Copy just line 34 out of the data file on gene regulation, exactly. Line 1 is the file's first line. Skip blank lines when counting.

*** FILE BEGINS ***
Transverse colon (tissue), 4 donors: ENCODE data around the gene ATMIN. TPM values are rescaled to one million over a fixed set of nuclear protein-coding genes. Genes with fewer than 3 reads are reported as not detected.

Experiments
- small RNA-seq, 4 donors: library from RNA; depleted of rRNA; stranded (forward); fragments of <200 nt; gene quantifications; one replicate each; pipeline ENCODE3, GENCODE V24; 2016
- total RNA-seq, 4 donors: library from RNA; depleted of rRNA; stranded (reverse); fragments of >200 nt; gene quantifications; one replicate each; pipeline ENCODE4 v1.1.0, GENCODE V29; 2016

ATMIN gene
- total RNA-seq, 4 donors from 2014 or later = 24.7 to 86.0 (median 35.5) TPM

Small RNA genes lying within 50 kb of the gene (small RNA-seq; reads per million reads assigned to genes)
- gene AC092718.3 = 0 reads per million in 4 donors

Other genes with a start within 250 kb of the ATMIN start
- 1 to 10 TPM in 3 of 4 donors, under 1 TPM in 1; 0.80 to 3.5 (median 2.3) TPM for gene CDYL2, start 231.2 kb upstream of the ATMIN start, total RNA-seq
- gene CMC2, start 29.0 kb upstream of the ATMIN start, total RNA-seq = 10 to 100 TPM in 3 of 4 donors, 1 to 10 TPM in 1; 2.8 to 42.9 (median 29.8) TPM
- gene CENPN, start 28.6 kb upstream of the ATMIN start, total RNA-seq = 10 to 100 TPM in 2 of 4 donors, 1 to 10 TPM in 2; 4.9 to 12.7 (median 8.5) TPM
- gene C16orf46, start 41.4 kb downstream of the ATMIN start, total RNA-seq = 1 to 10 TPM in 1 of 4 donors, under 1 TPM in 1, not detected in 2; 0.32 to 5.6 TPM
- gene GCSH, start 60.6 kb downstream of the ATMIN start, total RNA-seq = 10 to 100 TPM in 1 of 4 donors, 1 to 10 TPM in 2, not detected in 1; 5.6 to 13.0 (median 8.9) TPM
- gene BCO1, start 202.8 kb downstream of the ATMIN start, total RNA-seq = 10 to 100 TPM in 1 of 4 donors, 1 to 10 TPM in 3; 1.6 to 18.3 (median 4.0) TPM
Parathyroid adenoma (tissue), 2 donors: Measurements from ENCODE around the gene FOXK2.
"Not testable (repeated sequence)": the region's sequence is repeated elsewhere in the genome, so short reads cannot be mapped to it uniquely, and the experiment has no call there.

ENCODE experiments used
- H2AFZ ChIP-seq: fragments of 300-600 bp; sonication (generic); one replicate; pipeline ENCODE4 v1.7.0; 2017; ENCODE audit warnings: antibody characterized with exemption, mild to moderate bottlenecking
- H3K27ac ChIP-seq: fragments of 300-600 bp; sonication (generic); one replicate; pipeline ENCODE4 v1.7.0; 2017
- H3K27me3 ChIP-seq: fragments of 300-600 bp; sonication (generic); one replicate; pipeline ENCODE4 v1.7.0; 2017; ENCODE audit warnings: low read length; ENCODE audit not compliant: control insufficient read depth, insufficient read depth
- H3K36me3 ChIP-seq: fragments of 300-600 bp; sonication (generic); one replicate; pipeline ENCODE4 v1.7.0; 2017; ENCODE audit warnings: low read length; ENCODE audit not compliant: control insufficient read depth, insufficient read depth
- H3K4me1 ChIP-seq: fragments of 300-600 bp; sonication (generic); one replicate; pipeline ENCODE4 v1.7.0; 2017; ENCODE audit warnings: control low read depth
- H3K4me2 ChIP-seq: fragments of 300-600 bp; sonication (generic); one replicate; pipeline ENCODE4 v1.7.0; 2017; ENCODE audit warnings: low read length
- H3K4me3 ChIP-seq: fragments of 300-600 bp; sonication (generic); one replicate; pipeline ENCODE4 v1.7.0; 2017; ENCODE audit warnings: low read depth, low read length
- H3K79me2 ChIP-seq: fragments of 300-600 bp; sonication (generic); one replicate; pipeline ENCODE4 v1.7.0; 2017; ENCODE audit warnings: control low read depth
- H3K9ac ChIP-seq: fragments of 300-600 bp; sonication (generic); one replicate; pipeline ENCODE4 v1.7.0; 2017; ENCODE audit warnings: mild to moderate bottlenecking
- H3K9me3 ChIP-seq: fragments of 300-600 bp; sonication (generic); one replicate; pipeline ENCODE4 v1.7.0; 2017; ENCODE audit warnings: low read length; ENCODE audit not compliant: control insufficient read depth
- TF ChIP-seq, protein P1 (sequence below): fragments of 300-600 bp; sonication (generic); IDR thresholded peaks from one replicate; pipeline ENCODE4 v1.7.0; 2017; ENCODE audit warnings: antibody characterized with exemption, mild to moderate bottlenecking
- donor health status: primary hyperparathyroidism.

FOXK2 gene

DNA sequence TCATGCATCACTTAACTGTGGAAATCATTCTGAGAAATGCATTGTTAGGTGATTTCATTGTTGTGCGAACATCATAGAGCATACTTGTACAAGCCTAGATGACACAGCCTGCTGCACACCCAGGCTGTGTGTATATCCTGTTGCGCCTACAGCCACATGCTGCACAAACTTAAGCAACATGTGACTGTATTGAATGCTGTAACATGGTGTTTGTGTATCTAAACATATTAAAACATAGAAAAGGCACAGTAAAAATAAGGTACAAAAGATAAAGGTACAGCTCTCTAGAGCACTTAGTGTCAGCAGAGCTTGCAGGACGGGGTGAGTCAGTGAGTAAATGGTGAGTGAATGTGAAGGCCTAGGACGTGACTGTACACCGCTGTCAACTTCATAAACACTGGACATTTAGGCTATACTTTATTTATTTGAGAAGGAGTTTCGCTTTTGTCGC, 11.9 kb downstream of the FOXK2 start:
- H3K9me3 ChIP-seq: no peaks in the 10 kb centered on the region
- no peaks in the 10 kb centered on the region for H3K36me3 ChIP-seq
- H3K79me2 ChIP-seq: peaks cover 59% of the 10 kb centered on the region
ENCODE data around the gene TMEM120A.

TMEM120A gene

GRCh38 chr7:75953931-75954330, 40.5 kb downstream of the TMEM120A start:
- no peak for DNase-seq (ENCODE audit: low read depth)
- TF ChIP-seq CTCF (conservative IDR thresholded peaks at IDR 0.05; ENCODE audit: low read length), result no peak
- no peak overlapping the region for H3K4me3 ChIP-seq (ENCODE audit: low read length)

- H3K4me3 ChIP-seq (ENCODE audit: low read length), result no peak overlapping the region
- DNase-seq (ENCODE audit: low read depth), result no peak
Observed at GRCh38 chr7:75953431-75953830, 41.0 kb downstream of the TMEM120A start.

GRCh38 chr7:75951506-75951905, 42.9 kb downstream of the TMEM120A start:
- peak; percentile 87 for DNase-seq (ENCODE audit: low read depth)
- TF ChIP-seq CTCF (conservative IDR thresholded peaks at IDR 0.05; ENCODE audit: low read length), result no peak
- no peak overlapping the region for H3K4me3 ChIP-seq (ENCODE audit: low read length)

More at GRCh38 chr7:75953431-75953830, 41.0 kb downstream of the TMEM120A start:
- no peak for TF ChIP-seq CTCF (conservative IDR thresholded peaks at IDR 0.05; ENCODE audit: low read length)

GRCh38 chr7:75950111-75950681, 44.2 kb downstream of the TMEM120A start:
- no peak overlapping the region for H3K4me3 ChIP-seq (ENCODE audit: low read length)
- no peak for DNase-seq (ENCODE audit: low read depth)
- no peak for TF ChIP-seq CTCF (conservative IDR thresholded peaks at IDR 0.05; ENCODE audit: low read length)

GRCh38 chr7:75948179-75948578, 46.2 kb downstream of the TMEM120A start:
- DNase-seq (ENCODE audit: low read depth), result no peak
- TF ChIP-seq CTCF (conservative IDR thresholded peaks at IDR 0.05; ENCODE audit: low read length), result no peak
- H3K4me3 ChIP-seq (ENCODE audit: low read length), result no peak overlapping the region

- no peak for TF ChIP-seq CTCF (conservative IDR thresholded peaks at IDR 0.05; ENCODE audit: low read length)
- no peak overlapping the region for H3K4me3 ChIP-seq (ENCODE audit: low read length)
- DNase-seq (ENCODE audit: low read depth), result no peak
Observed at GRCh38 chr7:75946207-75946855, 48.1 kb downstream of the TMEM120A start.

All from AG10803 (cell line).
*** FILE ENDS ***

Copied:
- no peaks in the 10 kb centered on the region for H3K36me3 ChIP-seq